Shelley: Selected Poems and Prose cover

#1 - 01 - Hymn to Intellectual Beauty

Shelley: Selected Poems and Prose

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Download 01 - Hymn to Intellectual Beauty audio
Download 02 - Sonnet: Lift not the painted veil audio
Download 03 - Ode to the West Wind audio
Download 04 - Excerpt from Preface to Prometheus Unbound audio
Download 05 - Conclusion of Prometheus Unbound, Act IV, ll. 554-578 audio
Download 07 - Sonnet: England in 1819 audio
Download 08 - Song to the Men of England audio
Download 09 - A Summer Evening Churchyard, Lechlade, Gloucestershire audio
Download 10 - Mutability, 2 poems audio
Download 11 - Lines Written in the Bay of Lerici audio
Download 12 - Love's Philosophy audio
Download 15 - Letter to Maria Gisborne audio
Download 16 - Time Long Past audio
Download 17 - When the Lamp Is Shattered audio
Download 18 - Dedication of The Revolt of Islam audio
Download 19 - With a Guitar, to Jane audio
Download 20 - To-- One word is too often profaned audio
Download 21 - Lines Written Among the Euganean Hills audio
Download 23 - Stanzas--April, 1814 audio
Download 24 - Feelings of a Republican on the Fall of Bonaparte audio
Download 25 - On the Medusa of Leonardo da Vinci in the Florentine Gallery audio
Download 26 - The Indian Serenade audio
Download 28 - The Sensitive Plant audio
Download 29 - To Constantia, Singing audio
Download 32 - The Mask of Anarchy audio
Download 33 - To Wordsworth audio
Download 34 - Stanzas Written in Dejection Near Naples audio
Download 35 - An Exhortation audio
Download 36 - Excerpts from A Defence of Poetry audio
Download 37 - To-- When passion's trance is overpast audio
Download 38 - Ode to Liberty audio
Download 39 - To-- Music when soft voices die audio
Download 40 - Dirge for the Year audio
Download 41 - The Triumph of Life audio
Download 42 - The World's Wanderers audio
Download 44 - To-- Oh! there are spirits of the air audio
Download 45 - Epipsychidion audio
Download 46 - Rarely, rarely, comest thou audio
Download 48 - The Witch of Atlas audio
Download 49 - Preface to Adonais audio
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Summary

The English Romantic Period in literature featured a towering group of excellent poets: Wordsworth, Coleridge, Byron, Shelley and Keats. If we add in forerunners Burns and Blake, we have perhaps an unmatchable collection of writers for any era. Of these, Percy Bysshe Shelley was one of the brightest and best, coupling a giant intellect with a highly emotional and impetuous nature. He was always a champion of liberty, but was largely ignored when he tried to promote political and social reform. He was wise enough, however, to realize that his efforts were ineffective, and he chose instead, not to attempt to reshape society, but to transform the individual, to inspire his readers to a greater love of beauty, of nature, and especially of each other. To this end, he poured forth a profusion of gorgeous verse overflowing with brilliant imagery, all aimed at uplifting the good and the beautiful, the free and the loving, while denouncing the social forces that tended to suppress them.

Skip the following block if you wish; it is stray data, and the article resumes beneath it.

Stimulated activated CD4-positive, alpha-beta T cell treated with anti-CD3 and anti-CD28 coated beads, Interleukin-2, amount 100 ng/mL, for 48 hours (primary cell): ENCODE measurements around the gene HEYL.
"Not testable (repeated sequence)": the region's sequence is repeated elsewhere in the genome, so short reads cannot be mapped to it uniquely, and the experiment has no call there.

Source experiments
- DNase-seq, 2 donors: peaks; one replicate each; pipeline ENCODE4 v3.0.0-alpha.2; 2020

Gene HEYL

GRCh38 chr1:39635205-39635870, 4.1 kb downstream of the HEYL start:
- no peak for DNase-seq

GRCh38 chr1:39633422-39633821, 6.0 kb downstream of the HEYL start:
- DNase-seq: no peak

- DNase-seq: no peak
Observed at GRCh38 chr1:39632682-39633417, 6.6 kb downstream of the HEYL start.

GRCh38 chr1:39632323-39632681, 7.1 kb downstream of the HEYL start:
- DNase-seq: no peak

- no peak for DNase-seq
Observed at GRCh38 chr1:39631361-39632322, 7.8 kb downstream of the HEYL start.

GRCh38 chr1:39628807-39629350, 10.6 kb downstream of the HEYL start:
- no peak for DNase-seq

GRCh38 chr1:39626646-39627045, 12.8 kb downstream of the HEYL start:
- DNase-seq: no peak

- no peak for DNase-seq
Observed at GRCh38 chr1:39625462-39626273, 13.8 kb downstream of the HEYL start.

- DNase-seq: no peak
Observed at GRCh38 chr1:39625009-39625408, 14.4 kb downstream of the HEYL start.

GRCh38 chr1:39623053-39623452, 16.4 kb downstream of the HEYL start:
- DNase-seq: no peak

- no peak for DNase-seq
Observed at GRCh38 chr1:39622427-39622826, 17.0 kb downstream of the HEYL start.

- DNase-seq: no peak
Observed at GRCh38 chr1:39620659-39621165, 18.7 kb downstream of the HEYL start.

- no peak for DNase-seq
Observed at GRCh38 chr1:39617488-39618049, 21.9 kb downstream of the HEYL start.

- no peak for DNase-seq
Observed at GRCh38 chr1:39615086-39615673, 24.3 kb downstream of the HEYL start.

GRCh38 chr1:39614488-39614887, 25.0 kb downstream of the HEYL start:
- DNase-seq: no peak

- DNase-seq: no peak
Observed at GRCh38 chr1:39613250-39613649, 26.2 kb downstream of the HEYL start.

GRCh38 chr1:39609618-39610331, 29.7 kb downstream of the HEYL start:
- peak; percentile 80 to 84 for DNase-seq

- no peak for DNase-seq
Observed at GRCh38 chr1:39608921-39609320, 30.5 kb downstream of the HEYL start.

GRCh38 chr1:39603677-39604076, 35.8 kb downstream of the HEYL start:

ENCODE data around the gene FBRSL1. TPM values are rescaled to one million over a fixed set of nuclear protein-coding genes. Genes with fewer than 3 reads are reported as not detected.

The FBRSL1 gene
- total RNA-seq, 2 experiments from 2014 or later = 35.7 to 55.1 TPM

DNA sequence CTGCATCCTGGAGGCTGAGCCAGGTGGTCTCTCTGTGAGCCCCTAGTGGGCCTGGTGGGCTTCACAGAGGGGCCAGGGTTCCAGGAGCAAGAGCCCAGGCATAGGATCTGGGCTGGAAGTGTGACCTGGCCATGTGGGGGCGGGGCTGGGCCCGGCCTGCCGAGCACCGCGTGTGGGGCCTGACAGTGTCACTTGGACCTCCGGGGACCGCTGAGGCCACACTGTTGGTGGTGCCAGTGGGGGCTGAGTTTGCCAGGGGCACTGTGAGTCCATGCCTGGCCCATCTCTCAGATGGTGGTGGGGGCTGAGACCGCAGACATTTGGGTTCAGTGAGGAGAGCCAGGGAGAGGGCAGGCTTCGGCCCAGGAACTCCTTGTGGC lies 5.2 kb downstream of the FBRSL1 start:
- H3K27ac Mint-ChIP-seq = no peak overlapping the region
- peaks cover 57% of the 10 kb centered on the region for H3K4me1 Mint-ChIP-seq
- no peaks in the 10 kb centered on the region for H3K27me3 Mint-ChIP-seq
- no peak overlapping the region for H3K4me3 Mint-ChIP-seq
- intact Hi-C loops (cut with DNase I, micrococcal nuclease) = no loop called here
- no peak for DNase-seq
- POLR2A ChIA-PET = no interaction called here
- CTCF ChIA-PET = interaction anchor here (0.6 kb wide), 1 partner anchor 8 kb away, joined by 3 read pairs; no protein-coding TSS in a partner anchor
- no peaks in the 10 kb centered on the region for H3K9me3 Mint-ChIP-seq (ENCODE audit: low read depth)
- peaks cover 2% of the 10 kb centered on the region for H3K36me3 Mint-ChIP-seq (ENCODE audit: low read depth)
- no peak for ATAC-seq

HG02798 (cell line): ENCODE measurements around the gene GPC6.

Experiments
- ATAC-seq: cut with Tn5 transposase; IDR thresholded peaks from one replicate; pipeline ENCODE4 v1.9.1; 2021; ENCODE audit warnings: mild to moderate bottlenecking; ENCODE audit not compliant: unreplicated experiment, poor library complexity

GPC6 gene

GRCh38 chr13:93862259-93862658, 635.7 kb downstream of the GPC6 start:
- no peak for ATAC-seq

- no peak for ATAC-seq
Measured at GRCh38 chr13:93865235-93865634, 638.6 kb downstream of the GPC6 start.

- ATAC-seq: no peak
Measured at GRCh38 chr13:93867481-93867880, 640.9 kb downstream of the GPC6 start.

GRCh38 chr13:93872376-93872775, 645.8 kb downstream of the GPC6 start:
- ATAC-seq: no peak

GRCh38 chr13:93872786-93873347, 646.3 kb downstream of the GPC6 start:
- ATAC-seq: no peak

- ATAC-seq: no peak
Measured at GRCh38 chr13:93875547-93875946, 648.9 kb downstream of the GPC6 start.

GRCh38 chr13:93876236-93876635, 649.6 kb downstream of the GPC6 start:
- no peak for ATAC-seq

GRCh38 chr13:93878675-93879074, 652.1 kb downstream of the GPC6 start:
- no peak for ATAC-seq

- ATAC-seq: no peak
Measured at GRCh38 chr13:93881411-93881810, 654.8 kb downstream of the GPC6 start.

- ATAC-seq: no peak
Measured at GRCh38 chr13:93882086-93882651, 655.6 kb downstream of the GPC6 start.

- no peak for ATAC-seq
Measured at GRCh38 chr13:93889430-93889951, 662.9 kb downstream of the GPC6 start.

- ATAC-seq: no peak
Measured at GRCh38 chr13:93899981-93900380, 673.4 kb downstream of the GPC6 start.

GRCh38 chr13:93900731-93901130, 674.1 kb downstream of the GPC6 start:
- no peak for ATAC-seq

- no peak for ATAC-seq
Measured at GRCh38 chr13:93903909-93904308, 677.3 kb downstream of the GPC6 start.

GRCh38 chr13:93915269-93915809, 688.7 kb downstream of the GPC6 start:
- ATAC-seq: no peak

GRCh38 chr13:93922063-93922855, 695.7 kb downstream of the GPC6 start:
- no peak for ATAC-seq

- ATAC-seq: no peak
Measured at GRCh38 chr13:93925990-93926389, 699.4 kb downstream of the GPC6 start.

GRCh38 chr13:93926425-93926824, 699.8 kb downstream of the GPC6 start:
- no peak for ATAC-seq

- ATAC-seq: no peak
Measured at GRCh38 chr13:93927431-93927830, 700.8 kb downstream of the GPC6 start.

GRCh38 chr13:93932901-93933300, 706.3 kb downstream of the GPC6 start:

Unfortunately, it was Shelley’s fate to be misunderstood by the people of his own time. He was vilified as an evil influence, a free thinker and free lover whose ideas should be abhorred. He pictured himself in his poetic tribute to Keats, “Adonais,” as an outcast or a martyr, a “phantom among men, companionless,” bearing a brand upon his brow like that of Cain or of Christ. His life was unorthodox, but his nature was highly sympathetic and filled with devotion to those who were ground down by life and the pressures of a callous society. Perhaps the greatest testimonial was paid to him in letters written by Lord Byron (who, incidentally, disagreed with his political ideas): “...he is, to my knowledge, the least selfish and the mildest of men--a man who has made more sacrifices of his fortune and feelings for others than any I ever heard of.” “Shelley...was, without exception, the best and least selfish man I ever knew. I never knew one who was not a beast in comparison.”

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